Progress your sports career with Leeds Met open evening
The event, which runs from 5.30 - 7.30pm on Thursday 17 July at the Headingley Campus, will offer: information on the postgraduate course options available at the University including Sport Business, Coaching and Sport and Exercise Nutrition; informal one-to-one discussions with course staff; and a tour of the University's specialist sport science laboratories and facilities.
Emma Tester, Nutrition Project Officer and MSc Sport and Exercise Nutrition graduate, commented: "I loved studying nutrition on my first degree, so continuing onto my masters was the perfect option for me. I was able to find work with athletes and clubs around the UK - applying what I was learning into practice. I now use my skills to help athletes meet their nutritional needs and achieve their peak potential."
Matt Pears, Head of Strength and Conditioning at Leeds United Football Club and MSc Sport and Exercise Science graduate, added: "What I find amazing on match day is to see improvement in my players - I am making a positive change to them. I got this fantastic job through an internship that I secured through Leeds Metropolitan."
Stuart Hall, Carnegie Faculty Marketing Manager at Leeds Metropolitan, said: "Postgraduate study at Leeds Metropolitan is flexible with courses available on a full-time and part-time basis. The open evening aims to clarify options and help people to plan the next step in their career, whether this be career progression, changing to a new area of work, following personal interests or specialist research - even if they are not a graduate."
Recent academic research from the School of Sport at Leeds Metropolitan includes:
Research led by Dr Karen Kind, published in PLOS ONE journal, found that professional rugby players have a higher risk of fractures to the spine than previously recognised. The study, the first of its kind, assessed professional players from both codes of rugby and found abnormal levels of fractures, potentially reflecting the impact of repeated collisions over time, suggesting that the risk may previously have been underestimated. The research was featured in The Times in May 2014.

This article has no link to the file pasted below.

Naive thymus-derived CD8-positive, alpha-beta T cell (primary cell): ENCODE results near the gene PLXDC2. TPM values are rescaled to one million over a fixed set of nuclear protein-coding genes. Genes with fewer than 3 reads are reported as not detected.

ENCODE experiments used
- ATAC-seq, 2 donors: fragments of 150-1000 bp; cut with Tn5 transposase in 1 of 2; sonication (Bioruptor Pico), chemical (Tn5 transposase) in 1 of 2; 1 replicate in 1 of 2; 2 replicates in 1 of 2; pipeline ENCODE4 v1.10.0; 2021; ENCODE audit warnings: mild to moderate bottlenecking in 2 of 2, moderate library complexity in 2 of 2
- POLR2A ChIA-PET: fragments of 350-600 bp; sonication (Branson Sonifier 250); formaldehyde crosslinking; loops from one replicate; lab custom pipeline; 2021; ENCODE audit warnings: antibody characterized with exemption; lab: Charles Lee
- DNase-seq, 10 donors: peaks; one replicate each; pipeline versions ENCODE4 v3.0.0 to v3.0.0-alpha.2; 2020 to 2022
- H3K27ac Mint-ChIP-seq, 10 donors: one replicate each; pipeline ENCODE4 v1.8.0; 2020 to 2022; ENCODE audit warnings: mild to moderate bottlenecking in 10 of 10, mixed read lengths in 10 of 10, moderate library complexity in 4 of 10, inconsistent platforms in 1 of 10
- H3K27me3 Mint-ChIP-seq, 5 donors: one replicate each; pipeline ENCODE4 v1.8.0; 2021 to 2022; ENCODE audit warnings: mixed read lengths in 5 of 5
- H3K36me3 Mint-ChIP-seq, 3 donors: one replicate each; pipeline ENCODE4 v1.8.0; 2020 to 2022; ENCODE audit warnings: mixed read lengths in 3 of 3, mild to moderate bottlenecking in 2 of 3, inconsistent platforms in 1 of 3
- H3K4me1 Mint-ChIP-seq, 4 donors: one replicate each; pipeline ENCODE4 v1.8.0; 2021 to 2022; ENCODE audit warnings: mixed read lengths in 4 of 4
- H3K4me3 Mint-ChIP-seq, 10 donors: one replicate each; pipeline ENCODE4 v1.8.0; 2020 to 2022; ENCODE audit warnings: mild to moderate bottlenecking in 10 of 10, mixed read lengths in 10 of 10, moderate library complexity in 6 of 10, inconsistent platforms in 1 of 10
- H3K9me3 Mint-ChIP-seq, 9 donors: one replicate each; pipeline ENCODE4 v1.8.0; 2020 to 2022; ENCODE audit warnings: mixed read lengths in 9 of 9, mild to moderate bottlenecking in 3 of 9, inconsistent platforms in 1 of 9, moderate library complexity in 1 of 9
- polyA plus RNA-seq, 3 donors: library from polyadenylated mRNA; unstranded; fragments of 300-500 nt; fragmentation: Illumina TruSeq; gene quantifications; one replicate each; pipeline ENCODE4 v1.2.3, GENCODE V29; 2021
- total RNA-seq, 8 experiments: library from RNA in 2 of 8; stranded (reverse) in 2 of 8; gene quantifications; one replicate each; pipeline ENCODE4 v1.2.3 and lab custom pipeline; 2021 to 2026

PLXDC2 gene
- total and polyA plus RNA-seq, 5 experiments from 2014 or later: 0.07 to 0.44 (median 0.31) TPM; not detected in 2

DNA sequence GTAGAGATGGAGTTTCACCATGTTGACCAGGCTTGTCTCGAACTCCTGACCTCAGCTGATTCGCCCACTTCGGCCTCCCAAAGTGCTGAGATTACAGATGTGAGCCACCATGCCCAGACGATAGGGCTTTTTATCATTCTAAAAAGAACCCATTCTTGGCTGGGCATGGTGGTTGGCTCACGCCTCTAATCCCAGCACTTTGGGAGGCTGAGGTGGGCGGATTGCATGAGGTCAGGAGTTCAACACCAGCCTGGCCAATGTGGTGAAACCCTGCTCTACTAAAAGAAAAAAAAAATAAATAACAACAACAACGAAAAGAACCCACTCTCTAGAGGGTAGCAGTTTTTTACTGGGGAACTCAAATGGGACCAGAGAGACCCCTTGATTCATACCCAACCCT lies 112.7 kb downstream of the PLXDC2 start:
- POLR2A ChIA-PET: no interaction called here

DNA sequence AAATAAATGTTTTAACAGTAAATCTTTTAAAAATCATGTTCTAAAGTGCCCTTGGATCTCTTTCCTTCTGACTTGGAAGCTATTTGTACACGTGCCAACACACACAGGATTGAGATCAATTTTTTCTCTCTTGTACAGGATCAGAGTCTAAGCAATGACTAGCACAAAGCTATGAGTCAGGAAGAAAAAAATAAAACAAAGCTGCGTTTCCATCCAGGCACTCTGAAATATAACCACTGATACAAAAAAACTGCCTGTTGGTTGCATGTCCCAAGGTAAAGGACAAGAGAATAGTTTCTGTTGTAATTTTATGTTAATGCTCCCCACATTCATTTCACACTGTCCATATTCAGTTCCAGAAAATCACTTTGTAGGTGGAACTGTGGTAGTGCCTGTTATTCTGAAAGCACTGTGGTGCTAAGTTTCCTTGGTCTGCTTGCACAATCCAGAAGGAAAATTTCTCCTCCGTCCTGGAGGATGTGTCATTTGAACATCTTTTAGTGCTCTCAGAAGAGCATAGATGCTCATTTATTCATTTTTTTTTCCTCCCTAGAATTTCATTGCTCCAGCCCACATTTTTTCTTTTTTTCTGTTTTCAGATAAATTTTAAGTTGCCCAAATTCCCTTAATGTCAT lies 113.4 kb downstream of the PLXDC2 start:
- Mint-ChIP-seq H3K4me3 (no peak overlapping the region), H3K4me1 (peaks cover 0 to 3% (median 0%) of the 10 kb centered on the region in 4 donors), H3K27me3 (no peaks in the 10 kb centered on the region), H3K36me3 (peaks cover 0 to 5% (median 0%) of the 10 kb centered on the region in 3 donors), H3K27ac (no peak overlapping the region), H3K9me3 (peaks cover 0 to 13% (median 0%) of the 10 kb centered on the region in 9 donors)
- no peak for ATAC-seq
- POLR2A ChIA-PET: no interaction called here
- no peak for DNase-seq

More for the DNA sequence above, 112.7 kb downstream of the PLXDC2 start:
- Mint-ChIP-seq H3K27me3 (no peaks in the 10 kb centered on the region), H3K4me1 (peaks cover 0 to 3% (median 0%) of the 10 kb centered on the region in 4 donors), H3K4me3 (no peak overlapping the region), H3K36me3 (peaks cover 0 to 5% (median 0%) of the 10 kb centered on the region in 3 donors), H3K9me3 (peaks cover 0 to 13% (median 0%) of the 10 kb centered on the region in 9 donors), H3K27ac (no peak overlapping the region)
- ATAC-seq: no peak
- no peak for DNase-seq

New research led by Dr Claire Griffiths and published in Public Health Journal has shown that relying solely on Body Mass Index (BMI) may provide inaccurate estimates of the childhood obesity epidemic and associated health risks. The study compared BMI, waist circumference (WC) and waist-to-height ratio (WHtR) data in Leeds school children over the course of five years.
Dr Faye Didymus has recently completed a research study with Dr David Fletcher at Loughborough University which explored the most effective ways for athletes to cope with stress. The researchers interviewed elite UK swimmers, finding that coping strategies relating to 'self-reliance' (e.g., attempting to regulate one's behaviours and / or emotions) are some of the most effective in helping elite athletes to manage stressful situations.
A study on doping and whistleblowing, conducted by Dr Lisa Whitaker, Professor Susan Backhouse and Professor Jonathan Long, revealed that athletes in team sports are less likely to report doping for fear of how they would be treated. The study was published in the Scandinavian Journal of Medicine and Science in Sports.